By Ora Coren

Intel submitted a $4 billion expansion plan to the Investment Center of the Industry and Trade Ministry yesterday.

The plan includes establishing a new chip-manufacturing facility based on state-of-the art technology not yet used in Israel.

Intel emphasized that the plan it submitted represents a statement of intentions. It places Israel well in Intel's strategic development plans, but it does not signify a final decision to go ahead with the project.

The final decision will based on business conditions in the market as well as manufacturing requirements.

Intel's plan indicates the chipmaker's real strategic interest in continuing to invest in Israel, according to Ehud Kaplan, Intel's director of strategic development.

The proposal submitted yesterday is not part of Intel's plans to invest some $7.5 billion in R&D and production this year, Kaplan said.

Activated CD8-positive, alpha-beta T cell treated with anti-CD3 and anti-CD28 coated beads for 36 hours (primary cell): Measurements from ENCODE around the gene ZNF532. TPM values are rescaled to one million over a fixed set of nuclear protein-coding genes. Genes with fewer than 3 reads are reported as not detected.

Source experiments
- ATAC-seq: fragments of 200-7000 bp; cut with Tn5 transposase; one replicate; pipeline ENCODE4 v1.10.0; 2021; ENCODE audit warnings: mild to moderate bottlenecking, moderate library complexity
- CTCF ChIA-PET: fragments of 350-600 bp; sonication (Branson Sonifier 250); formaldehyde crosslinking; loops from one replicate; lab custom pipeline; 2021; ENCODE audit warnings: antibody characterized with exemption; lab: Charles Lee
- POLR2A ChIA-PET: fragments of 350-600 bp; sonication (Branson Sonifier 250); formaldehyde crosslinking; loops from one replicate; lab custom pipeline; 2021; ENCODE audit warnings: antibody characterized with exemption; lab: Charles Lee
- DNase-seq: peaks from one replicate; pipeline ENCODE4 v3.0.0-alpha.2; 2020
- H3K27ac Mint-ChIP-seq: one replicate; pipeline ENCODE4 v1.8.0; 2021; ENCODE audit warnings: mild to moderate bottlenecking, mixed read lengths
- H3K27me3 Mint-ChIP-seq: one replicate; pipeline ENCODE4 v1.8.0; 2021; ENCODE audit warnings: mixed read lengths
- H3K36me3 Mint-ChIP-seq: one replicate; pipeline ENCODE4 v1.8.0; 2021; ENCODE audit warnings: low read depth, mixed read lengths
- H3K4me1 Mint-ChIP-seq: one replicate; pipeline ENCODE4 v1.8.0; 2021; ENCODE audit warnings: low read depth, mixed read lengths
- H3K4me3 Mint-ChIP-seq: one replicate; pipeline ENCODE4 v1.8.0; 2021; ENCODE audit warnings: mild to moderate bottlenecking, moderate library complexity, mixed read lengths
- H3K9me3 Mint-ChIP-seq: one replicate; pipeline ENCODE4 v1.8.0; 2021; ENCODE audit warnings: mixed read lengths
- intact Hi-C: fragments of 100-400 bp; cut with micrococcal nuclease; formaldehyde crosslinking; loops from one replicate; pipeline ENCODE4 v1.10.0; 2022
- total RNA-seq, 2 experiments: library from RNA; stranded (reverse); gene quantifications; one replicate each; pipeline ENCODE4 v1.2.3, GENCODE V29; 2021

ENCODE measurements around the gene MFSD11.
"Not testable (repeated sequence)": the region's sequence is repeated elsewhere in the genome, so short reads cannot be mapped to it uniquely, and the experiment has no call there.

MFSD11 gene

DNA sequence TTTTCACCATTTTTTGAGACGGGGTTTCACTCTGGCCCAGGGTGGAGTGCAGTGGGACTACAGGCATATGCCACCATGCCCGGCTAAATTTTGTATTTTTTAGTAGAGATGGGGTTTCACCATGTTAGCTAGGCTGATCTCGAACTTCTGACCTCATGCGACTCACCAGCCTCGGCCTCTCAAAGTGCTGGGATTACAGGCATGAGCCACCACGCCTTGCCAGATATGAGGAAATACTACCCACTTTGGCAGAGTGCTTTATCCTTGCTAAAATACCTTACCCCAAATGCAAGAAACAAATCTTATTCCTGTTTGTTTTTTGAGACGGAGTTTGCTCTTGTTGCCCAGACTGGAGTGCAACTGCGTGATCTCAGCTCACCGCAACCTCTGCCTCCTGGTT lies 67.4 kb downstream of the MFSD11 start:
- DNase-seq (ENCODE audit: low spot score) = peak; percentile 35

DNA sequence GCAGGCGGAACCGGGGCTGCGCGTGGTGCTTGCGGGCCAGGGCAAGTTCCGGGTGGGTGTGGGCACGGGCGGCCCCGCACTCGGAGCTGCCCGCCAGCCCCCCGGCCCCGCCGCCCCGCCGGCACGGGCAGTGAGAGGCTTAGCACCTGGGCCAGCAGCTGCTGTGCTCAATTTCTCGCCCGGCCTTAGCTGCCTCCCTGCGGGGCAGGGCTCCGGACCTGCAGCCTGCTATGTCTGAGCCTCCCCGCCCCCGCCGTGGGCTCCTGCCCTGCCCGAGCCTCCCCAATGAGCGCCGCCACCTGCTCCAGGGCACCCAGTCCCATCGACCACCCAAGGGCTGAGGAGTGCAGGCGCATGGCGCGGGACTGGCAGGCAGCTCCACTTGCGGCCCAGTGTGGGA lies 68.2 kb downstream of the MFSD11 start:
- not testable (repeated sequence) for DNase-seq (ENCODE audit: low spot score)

Thus, unless there is a dramatic change in world markets, it would not begin to be implemented in 2001. He added that it is still uncertain when the world market for Intel's products will pick up again.

Intel was required to submit its proposal by May 2 in order to qualify for government benefits, including a grant of 12.5% on an investment of $1 billion to $3.6 billion over 11 years from the start of construction on the new factory.

Investments exceeding $3.6 billion would be rewarded with tax benefits, according to the understandings worked out between the government and Intel. Intel would have two years to begin construction of the new facility, starting from the date of its approval by the government.